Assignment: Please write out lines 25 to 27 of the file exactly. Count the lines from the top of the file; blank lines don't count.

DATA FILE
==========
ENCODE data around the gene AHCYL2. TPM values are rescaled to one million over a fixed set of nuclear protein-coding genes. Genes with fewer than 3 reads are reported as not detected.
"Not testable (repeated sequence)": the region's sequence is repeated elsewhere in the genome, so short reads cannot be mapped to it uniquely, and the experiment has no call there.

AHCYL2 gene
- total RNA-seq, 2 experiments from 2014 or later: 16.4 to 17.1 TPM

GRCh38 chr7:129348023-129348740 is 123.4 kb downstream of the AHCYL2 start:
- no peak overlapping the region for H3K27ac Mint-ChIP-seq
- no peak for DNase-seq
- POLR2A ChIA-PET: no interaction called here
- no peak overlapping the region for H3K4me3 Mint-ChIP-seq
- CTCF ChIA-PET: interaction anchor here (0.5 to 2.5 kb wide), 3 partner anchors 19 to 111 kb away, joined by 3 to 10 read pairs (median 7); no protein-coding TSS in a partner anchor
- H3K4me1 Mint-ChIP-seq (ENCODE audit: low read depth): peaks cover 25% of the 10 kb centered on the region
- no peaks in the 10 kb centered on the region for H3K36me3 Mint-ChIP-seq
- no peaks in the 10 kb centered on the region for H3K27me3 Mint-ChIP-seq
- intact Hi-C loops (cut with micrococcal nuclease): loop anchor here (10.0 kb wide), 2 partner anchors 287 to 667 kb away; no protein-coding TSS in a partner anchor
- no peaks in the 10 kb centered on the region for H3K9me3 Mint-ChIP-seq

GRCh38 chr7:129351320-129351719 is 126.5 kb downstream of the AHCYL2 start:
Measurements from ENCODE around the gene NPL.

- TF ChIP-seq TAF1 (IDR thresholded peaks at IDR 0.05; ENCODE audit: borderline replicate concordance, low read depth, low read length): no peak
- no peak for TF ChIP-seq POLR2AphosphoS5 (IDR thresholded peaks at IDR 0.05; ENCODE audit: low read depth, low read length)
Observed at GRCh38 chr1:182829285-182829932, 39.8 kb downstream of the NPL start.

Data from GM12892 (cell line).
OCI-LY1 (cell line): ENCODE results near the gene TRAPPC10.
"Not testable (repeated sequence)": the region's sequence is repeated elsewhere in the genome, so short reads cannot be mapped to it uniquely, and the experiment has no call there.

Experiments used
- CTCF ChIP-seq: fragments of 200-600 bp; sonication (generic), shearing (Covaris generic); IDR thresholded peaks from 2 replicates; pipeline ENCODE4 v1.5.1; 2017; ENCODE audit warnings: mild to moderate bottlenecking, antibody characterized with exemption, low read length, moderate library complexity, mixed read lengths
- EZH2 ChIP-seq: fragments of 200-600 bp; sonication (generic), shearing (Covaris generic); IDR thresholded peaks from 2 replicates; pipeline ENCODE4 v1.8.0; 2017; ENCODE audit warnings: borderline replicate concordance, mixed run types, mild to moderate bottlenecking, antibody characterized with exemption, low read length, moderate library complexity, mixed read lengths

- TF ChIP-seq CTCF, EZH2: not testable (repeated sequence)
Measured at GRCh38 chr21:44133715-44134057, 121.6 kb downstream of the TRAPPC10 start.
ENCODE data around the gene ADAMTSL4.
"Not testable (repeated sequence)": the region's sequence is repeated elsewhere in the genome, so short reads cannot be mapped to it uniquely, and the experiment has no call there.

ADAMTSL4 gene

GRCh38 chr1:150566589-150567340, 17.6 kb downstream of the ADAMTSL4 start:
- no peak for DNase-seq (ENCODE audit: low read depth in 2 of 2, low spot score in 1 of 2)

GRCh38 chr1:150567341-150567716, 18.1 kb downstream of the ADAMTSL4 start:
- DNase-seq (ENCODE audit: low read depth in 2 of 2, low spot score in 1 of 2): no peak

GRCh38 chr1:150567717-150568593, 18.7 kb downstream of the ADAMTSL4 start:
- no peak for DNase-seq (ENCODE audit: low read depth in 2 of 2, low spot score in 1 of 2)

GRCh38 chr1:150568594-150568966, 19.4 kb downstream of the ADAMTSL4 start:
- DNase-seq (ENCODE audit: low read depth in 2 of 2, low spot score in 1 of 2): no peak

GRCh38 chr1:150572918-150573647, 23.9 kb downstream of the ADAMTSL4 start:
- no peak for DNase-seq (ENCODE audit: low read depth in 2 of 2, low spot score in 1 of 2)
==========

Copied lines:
- CTCF ChIP-seq: fragments of 200-600 bp; sonication (generic), shearing (Covaris generic); IDR thresholded peaks from 2 replicates; pipeline ENCODE4 v1.5.1; 2017; ENCODE audit warnings: mild to moderate bottlenecking, antibody characterized with exemption, low read length, moderate library complexity, mixed read lengths
- EZH2 ChIP-seq: fragments of 200-600 bp; sonication (generic), shearing (Covaris generic); IDR thresholded peaks from 2 replicates; pipeline ENCODE4 v1.8.0; 2017; ENCODE audit warnings: borderline replicate concordance, mixed run types, mild to moderate bottlenecking, antibody characterized with exemption, low read length, moderate library complexity, mixed read lengths

- TF ChIP-seq CTCF, EZH2: not testable (repeated sequence)